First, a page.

Traumatised homeowners should have access to mental health support to cope with stress in the aftermath of flooding, according to a new report.
Some flooded out residents say they suffer trauma and anxiety and are left to cope after immediate help ends, MPs on the environment, food and rural affairs select committee heard.
Clearer aims for flood resilience are needed to help protect more than 5.2 million homes and businesses in England which are currently at risk, the report states.
A long-term budget is also needed to maintain existing and future flood defences to cope with the extra stress climate change is putting on them.
Neil Parish, the Efra committee chairman, called for more work with local authorities to properly resource mental health services, saying: “Affected communities told us about the support vacuum they felt in the aftermath of flooding. The waters receding do not repair the psychological, economic and physical impacts of flood damage.
“It is high time that the Government recognised this, and worked with local authorities to properly resource mental health services for when the blue lights go.”
Flood damage can force many out of their homes for about nine months and disruption from Covid-19 has “exacerbated” the situation, campaigners say.
Flooding can increase the chance of facing mental health problems such as stress and depression by 50 per cent, and a quarter of people who have been flooded are still living with these issues at least two years later, according to research by the Environment Agency and Public Health England.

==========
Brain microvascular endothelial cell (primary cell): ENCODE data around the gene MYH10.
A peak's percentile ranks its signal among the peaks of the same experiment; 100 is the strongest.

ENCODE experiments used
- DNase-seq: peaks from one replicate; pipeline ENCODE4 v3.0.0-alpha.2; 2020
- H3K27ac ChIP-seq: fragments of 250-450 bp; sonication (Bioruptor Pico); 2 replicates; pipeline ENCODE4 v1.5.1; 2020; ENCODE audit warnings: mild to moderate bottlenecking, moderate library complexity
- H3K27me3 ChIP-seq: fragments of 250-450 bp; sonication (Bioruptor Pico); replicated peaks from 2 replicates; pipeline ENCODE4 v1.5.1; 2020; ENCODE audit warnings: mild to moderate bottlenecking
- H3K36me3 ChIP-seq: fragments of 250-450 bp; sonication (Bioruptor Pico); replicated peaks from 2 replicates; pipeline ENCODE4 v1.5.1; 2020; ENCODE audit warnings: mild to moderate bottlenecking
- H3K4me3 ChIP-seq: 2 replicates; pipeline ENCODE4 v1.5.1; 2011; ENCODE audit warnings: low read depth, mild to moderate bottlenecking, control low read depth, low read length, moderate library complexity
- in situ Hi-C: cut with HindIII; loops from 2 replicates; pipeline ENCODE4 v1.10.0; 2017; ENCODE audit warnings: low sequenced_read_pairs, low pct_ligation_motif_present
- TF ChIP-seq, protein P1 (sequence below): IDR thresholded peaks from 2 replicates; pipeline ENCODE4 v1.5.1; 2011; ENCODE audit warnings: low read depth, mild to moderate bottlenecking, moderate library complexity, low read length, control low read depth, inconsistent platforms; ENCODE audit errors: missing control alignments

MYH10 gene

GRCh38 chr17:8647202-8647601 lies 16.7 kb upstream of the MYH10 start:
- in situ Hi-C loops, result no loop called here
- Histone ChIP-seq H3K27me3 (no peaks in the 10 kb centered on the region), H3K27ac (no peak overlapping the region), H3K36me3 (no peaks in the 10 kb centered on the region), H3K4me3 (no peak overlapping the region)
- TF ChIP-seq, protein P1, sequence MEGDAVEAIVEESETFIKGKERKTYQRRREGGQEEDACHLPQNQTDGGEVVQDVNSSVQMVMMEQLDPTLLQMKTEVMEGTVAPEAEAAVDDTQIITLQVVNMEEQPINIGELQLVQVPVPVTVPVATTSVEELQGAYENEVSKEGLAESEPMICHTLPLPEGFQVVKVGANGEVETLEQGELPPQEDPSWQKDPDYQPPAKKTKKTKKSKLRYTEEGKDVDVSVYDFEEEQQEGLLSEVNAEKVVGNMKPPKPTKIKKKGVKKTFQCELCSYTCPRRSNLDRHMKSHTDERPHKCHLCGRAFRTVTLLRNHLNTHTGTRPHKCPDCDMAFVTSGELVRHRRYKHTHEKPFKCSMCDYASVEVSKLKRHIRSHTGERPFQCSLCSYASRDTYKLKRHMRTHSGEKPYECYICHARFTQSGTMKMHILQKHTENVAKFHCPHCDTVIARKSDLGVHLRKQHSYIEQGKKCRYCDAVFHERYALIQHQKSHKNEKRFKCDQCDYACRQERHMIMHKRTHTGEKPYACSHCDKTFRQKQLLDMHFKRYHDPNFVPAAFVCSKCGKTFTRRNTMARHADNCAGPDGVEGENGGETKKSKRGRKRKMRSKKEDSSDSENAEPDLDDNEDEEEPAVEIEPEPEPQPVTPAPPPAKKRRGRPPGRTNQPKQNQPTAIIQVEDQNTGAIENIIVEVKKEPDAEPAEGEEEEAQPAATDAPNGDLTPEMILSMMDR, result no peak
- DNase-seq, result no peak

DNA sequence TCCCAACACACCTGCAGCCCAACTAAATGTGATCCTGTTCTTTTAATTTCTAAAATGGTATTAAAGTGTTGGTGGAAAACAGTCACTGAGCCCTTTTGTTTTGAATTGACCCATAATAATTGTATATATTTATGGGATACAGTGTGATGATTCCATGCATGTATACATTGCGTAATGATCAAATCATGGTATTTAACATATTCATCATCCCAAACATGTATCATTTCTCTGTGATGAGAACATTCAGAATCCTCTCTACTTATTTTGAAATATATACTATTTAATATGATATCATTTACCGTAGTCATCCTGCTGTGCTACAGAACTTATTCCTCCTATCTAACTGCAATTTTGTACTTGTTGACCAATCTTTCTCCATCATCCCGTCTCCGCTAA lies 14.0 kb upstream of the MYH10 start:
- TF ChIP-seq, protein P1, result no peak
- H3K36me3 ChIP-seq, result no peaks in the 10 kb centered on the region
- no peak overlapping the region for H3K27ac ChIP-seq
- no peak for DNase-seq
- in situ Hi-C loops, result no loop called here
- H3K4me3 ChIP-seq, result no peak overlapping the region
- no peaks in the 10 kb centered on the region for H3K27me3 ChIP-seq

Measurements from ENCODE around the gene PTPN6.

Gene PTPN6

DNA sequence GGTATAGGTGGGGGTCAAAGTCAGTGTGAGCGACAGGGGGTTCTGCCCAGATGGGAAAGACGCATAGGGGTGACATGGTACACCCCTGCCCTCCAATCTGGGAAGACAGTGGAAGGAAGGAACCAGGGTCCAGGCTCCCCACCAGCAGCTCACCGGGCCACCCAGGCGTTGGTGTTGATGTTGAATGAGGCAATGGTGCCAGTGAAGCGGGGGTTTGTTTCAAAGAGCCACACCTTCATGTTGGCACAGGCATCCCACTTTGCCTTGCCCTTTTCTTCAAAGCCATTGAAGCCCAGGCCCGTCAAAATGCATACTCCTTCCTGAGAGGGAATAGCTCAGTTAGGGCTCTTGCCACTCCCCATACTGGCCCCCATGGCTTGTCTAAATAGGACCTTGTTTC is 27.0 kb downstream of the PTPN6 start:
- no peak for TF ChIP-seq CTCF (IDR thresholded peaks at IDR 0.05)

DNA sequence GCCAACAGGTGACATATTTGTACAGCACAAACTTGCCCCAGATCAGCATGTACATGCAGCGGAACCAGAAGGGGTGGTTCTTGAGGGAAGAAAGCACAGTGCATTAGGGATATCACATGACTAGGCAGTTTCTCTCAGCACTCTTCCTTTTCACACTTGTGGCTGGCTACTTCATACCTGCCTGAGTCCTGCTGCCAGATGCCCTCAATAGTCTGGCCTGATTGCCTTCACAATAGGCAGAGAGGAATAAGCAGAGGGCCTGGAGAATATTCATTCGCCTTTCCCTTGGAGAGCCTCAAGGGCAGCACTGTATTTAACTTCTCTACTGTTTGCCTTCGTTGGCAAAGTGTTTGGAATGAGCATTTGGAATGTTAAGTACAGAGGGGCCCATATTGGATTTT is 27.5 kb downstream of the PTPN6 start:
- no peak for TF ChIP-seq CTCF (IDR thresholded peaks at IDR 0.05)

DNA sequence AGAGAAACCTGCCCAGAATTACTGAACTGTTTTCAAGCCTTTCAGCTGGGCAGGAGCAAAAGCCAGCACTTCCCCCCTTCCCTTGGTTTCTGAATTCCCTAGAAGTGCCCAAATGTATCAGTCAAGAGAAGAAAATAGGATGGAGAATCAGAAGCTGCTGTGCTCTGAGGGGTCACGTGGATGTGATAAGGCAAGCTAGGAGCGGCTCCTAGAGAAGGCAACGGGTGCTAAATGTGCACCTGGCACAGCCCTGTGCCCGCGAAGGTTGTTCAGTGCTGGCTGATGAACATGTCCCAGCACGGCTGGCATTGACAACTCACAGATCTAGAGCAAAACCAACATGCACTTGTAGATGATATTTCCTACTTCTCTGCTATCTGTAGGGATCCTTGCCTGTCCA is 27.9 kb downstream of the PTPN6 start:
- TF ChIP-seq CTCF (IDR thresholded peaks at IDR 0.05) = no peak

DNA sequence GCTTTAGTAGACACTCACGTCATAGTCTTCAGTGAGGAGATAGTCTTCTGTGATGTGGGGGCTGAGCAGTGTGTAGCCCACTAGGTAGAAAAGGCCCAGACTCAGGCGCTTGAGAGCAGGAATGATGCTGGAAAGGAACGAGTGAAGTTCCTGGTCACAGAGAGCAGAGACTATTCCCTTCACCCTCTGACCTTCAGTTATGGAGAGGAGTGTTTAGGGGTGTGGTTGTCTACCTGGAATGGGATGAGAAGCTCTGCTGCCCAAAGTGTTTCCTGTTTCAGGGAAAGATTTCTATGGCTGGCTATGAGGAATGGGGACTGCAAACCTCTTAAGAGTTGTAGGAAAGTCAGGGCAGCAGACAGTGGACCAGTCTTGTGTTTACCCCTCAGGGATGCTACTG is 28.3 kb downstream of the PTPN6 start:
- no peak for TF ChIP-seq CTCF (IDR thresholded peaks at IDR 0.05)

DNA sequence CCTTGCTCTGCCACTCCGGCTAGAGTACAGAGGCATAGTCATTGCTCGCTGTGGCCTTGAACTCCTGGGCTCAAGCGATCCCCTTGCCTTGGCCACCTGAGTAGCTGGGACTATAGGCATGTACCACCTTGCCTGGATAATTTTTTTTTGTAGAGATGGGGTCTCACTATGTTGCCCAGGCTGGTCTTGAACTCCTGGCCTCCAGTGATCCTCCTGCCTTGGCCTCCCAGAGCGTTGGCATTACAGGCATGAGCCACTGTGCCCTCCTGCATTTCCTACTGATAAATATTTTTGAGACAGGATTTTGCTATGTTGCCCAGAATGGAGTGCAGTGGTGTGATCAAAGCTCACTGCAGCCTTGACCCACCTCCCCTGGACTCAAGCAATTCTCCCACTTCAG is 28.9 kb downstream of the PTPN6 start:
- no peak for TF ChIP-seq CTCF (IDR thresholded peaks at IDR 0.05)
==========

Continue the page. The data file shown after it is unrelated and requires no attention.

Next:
Heavy rainfall and the battering from Storms Ciara and Dennis caused flooding to more than 4,600 properties across England during the winter of 2019-20.
The Association of British Insurers said insurers expected to pay out more than £543 million following Storms Ciara, Dennis and Jorge, including £305 million relating to flooded property claims. Events like Storm Christoph, which hit large swathes of the UK last month, were “the rule, not the exception” and protecting homes and businesses from flooding was now “a long game”, according to Mr Parish.
A Defra spokesman said £5.2 billion was being invested in 2,000 new flood and coastal defences between 2021-27, to better protect 336,000 properties and build on responses to climate change.
“We have a comprehensive long-term plan to invest in new defence assets, maintain our existing ones, and double the number of our projects that harness the power of nature to reduce flood risk,” he said.